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Chatting with hottie actor Jonathan LaPaglia, an Australian who has also lived in America a few decades, got us talking about the difference in cultures.  Australian’s are famous for the line “no worries” but there really only not worried unless they are asked to stand up and do something publically… then the culture turns into more of a “don’t be a bloody idiot.”  We can’t stand up and freely be complete dorks like Americans happily do.  Have you any idea how freeing for your soul that can be!  This is a generalization of course, compare two people from the same family... I am really reserved in contrast to Clive Palmer who famously emulated Miley's twirk.  Or how about the prolific “who the hell do they think they are?”  Yes, many Australians don’t like it when you’re successful where as Americans encourage it, they celebrate it.  So in the spirit of liberating ourselves from those cultural chains and letting our spirits soar, let’s explore the cultural differences with Jonathan LaPaglia.

Gabrielle Reilly:  You were originally a doctor before you became an actor right?

Jonathan LaPaglia:  Yes, I was a doctor.  I studied medicine in Adelaide and did my internship there.  After that I traveled around. I moved to Sydney and was working as a doctor in Sydney for a couple years.  During that time I started taking acting classes at night and then got the crazy idea of pursuing it full-time.  Then I moved to America and have lived here since 1991.

Gabrielle Reilly:  Many people don’t have enough courage to change careers like that.

Jonathan LaPaglia:  You know what’s interesting… at the time when I was toying with the idea, I would run it by some of my medical colleagues and they were kind of “you can’t!”  One group had that very Aussie attitude of, “Who do you think you are, mate?” You know, trying to do something like that.  Then there was the other group who would take a big look at me like, “You know, I wish I had done that.”

So there was that group that wished that they had pursued something else but I think they felt so entrenched in what they were doing that they couldn’t do it anymore.  I mean obviously I think that was all in their own heads anyway, they just felt so entrenched. You can go off and try whatever you want whenever you want but it gets harder as you get older because I guess your life changes in terms of having a wife and children or a partner and children and a house and a mortgage and what not.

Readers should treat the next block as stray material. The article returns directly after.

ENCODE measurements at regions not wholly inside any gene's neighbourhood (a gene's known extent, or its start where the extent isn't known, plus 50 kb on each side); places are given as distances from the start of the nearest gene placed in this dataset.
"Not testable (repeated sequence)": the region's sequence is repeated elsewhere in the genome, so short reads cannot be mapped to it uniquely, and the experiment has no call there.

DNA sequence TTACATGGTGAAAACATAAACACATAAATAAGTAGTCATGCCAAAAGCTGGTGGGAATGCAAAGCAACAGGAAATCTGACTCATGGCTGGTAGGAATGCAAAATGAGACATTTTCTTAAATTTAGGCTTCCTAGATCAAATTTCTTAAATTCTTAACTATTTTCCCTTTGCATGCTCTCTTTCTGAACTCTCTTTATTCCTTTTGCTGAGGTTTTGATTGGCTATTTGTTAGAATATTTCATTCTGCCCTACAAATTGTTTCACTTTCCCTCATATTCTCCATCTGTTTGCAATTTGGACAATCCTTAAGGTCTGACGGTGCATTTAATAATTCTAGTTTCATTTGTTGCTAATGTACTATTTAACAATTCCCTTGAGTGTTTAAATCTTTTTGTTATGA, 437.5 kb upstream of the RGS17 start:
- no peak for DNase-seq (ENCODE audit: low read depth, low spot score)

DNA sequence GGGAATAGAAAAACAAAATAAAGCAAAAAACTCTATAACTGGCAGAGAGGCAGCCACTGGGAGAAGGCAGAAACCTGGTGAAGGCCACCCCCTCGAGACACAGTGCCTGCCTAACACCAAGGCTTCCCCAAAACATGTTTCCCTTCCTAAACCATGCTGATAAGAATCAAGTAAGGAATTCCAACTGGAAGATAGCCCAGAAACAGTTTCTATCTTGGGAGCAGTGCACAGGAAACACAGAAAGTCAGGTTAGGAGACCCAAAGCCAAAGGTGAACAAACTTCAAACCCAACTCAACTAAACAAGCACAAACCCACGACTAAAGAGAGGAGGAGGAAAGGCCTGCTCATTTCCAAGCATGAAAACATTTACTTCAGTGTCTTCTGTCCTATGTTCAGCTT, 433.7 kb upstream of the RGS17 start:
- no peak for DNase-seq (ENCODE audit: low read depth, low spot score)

It’s definitely easier when you don’t have any ties.  But I think people do impose those limits on themselves, they’re self-imposed limits. They really want to try something else but they feel too entrenched in their situation.

So, it was interesting, there were definitely two camps of people. There were those camps that would say, “Who do you think you are trying something else?” and there were those that wished that they had done it.


Gabrielle Reilly:  After living in both America and Australia there are some very distinct cultural differences surrounding excelling or doing something different.  I would like to hear your experience about this after also living in both countries.  You talk about the group that enforces the “Who do you think you are?” sort of classic tall-poppy syndrome in Australia which I experienced quite a bit of when I lived there. 

However, if you did exactly the same thing here in America they’d applaud you for it.  There is so much more freedom of expression here than what I’ve found in Australia.  They can get up and sing, dance, speak or whatever in America and that is encouraged.  In Australia they would say “don’t be a bloody idiot” unless you were a professional or really good at whatever you’re doing.  There is no room to be a dork.  It has shut down many Aussie’s abilities to let loose UNLESS they are drunk and then all is forgiven.  Perhaps that is part of the attraction of getting so drunk in Australia??? The freedom to let your hair down???  This not being meant as a judgment, just a little soul searching about the culture….